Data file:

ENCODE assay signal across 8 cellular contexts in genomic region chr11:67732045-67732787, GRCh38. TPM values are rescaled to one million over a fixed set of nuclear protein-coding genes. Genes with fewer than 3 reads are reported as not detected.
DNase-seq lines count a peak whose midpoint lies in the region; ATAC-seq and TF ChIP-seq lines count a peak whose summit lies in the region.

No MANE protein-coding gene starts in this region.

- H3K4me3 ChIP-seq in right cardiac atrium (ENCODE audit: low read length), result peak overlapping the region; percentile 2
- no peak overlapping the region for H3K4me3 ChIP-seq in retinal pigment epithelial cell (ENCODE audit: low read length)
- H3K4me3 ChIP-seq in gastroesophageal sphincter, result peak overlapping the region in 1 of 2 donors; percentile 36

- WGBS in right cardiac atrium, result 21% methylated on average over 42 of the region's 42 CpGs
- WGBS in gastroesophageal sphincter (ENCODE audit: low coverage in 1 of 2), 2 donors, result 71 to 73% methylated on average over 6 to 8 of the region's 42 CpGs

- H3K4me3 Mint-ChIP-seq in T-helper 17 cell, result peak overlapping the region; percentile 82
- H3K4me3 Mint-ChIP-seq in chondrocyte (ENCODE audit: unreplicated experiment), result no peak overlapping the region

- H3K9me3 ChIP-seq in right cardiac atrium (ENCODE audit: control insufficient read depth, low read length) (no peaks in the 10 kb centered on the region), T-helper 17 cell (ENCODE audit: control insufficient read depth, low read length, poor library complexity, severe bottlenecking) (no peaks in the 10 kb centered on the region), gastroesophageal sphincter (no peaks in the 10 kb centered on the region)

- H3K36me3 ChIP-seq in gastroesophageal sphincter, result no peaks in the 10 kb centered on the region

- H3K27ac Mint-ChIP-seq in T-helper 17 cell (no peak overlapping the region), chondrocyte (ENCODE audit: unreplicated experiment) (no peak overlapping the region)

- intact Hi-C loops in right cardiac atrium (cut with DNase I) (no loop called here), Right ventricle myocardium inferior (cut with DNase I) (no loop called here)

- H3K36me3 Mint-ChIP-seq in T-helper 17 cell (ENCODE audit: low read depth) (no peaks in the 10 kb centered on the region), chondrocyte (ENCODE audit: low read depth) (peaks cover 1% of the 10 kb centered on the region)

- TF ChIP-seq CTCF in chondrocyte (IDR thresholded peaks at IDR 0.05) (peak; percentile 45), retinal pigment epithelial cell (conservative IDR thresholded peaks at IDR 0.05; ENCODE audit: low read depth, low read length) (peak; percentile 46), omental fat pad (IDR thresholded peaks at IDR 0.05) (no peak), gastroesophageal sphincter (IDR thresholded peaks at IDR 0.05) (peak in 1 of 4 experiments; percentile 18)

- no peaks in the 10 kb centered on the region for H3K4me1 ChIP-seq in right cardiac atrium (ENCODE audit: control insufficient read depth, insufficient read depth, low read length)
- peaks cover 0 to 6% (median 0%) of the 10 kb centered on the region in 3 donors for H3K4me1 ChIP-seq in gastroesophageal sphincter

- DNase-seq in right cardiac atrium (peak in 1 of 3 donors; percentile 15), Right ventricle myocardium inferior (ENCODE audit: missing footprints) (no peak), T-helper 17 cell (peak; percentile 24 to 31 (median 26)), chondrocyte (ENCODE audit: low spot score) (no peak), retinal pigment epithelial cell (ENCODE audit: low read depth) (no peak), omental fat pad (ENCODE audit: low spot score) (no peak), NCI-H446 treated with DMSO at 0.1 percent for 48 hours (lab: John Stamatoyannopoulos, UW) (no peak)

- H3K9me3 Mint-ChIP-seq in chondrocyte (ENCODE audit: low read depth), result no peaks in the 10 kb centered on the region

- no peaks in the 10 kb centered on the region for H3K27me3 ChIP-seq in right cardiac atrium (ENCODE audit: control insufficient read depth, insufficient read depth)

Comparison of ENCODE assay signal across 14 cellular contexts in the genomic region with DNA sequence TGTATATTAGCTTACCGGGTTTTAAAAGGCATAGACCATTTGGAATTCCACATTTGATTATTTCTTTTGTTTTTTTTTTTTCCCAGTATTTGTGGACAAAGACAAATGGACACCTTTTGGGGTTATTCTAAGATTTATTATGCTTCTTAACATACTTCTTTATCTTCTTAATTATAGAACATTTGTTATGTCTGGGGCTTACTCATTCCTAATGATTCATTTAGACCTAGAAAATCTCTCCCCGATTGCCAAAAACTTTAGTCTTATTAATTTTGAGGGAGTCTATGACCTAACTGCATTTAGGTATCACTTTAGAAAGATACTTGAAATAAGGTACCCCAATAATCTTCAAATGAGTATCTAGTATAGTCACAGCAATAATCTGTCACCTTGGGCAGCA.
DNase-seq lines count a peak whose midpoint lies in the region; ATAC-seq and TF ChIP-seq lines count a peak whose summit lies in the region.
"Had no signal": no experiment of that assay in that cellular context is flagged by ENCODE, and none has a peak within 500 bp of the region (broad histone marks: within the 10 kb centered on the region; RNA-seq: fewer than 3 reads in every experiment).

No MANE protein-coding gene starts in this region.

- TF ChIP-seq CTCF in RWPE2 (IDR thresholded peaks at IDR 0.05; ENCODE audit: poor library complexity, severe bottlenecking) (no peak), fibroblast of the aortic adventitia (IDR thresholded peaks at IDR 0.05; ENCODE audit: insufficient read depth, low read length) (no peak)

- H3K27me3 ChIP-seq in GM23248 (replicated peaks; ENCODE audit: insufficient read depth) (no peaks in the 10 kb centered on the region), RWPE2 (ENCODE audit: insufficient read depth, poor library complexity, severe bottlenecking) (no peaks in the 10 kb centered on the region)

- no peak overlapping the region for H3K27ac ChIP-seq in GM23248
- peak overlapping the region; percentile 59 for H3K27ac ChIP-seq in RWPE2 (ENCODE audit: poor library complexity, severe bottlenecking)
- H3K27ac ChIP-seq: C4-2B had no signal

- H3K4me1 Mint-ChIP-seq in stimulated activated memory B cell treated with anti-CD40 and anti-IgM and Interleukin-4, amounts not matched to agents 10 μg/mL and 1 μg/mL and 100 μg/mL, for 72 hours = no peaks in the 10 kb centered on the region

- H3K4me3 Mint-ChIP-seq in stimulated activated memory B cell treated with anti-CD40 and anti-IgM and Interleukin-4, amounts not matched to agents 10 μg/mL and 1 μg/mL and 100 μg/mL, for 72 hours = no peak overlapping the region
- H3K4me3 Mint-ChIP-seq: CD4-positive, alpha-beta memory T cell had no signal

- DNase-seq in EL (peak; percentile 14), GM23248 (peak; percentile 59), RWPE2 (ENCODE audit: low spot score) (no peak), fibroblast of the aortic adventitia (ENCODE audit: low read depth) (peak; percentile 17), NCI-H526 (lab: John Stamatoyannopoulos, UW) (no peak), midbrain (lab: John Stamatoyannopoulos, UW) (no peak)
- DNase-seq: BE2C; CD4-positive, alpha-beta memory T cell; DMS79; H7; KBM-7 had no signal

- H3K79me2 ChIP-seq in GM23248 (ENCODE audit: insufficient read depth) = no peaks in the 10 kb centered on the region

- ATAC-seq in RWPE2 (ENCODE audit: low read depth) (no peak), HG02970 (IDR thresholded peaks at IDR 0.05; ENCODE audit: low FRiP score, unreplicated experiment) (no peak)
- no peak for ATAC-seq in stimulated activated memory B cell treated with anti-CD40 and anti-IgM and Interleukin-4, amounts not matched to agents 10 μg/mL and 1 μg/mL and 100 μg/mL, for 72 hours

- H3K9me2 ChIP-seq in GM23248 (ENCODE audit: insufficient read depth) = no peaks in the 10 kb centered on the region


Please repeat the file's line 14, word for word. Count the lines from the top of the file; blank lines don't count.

- intact Hi-C loops in right cardiac atrium (cut with DNase I) (no loop called here), Right ventricle myocardium inferior (cut with DNase I) (no loop called here)